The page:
Picture Hanging

This has now been translated into Portuguese!

I was having coffee with my friend Simone the other day. We were sort of chatting about work stuff, and we’re both at the point now where we’re being put in charge of other people. She came up with a really good metaphor for explaining the various issues in tasking junior staff.

It’s like you’re asking them to hang a picture for you, but they’ve never done it before. You understand what you need done – the trick is getting them to do it. In fact, it’s so obvious to you that there are constraints and expectations that you don’t even think to explain. So you’ve got some junior guy working for you, and you say, “Go hang this picture over there. Let me know when you’re done.” It’s obvious, right? How could he screw that up? Truth is, there are a whole lot of things he doesn’t know that he’ll need to learn before he can hang that picture. There are also a surprising number of things that you can overlook.

First off, there’s the mechanics of how to do it. What tools does he need? You know that there’s a hammer and nails in the back of the supply closet. He doesn’t, and it’s fair of him to assume that you wouldn’t have asked him to do something he didn’t have the tools for. He looks around his desk, and he’s got a stapler and a tape dispenser.

There are two ways he can do this. He can make lots of little tape loops, so it’s effectively double-sided, and put them on the back of the picture. This is the solution that actually looks alright, and it’s not until the picture comes crashing down that you find out he did it wrong. The other possibility is that he takes big strips of tape and lashes them across the front of the picture, stapling them to the wall for reinforcement. This solution may be worse because it actually sorta fits the bill – the picture is up, and maybe not too badly obscured. With enough staples, it’ll hold. It’s just ugly, and not what you intended. And if you don’t put a stop to this now, he might keep hanging pictures this way.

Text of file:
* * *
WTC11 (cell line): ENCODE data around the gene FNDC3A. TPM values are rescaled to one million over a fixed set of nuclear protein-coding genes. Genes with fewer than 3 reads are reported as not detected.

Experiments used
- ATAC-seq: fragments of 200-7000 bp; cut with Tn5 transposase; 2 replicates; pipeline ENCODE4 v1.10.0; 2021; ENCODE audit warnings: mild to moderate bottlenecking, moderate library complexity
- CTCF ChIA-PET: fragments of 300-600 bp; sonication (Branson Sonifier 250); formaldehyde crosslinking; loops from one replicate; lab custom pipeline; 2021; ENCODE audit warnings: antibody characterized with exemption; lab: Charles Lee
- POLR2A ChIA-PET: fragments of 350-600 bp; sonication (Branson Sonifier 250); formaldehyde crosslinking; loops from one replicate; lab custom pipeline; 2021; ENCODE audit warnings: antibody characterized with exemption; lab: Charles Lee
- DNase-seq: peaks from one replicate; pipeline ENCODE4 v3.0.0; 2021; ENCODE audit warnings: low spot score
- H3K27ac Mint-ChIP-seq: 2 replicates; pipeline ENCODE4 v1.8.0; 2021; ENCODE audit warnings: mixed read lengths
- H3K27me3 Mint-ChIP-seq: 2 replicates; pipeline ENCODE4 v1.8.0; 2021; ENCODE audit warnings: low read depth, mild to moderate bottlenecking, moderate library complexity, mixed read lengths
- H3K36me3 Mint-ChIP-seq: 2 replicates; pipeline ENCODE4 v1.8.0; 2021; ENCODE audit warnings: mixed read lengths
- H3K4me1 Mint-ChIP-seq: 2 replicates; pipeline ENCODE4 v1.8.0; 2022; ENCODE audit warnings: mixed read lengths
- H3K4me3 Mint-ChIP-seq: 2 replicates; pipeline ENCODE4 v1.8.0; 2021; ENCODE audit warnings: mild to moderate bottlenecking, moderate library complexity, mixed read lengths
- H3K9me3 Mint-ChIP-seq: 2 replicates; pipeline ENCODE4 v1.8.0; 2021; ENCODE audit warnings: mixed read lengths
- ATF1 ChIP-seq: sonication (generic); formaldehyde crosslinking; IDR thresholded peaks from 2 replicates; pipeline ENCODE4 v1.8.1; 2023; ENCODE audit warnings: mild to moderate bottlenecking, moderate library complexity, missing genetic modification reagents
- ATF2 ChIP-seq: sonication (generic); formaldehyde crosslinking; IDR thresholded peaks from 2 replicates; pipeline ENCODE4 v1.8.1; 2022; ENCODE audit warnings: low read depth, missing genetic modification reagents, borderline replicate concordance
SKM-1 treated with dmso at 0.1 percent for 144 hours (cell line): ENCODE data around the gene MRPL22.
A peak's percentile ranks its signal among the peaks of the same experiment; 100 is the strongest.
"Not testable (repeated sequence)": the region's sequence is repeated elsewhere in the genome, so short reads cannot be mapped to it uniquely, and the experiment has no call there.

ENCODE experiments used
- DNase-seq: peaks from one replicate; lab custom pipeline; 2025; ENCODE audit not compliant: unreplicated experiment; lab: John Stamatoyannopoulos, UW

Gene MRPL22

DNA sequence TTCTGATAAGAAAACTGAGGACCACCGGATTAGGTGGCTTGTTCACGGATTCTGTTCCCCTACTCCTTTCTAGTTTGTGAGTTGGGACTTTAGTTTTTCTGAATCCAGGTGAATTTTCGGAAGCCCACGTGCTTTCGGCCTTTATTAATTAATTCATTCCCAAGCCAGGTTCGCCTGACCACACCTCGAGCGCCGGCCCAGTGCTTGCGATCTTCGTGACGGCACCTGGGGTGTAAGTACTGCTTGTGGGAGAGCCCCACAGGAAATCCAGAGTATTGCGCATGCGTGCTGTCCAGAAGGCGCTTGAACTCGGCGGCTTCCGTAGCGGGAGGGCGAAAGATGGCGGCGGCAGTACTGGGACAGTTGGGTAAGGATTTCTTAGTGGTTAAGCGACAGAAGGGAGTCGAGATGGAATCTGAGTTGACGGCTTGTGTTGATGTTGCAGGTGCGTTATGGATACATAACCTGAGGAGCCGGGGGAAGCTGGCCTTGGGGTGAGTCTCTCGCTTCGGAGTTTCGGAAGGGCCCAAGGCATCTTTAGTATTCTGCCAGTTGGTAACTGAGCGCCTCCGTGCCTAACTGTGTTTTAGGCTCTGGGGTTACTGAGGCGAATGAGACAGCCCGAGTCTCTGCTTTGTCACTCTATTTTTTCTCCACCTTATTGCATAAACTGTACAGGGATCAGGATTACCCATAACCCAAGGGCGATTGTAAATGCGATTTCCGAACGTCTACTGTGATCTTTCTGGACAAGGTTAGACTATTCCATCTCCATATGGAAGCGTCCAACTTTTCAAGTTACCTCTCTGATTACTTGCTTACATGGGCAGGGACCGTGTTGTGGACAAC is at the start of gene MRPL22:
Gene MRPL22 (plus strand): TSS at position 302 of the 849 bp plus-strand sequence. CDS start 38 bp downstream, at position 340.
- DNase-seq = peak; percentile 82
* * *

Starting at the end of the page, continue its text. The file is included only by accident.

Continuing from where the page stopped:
There is also another way this can go wrong, particularly with a certain breed of eager young programmer. You find that he’s gone down this path when your boss comes by the next week to ask about this purchase order for a nail gun. So you talk to your guy and discover that he’s spent the last week Googling, reading reference works, and posting to news groups. He’s learned that you hang pictures on a nail driven into the wall, and that the right tool for driving nails into walls is a high-end, pneumatic nail gun. If you’re lucky, you can point out that there’s a difference between picture-hanging nails and structural nails, and that a small, lightweight hammer like you have in the supply closet is really the right tool for the job. If you’re not lucky, you have a fight on your hands that goes something like:

“Why can’t we get a nail gun?”

“We don’t have the budget for it.”

“So we can’t afford to do things right?”

“There’s nothing wrong with driving nails with a hammer.”

“But aren’t we trying to do things better and faster? Are we going to keep using hammers just because we’ve always used them? It’ll pay off in the long run.”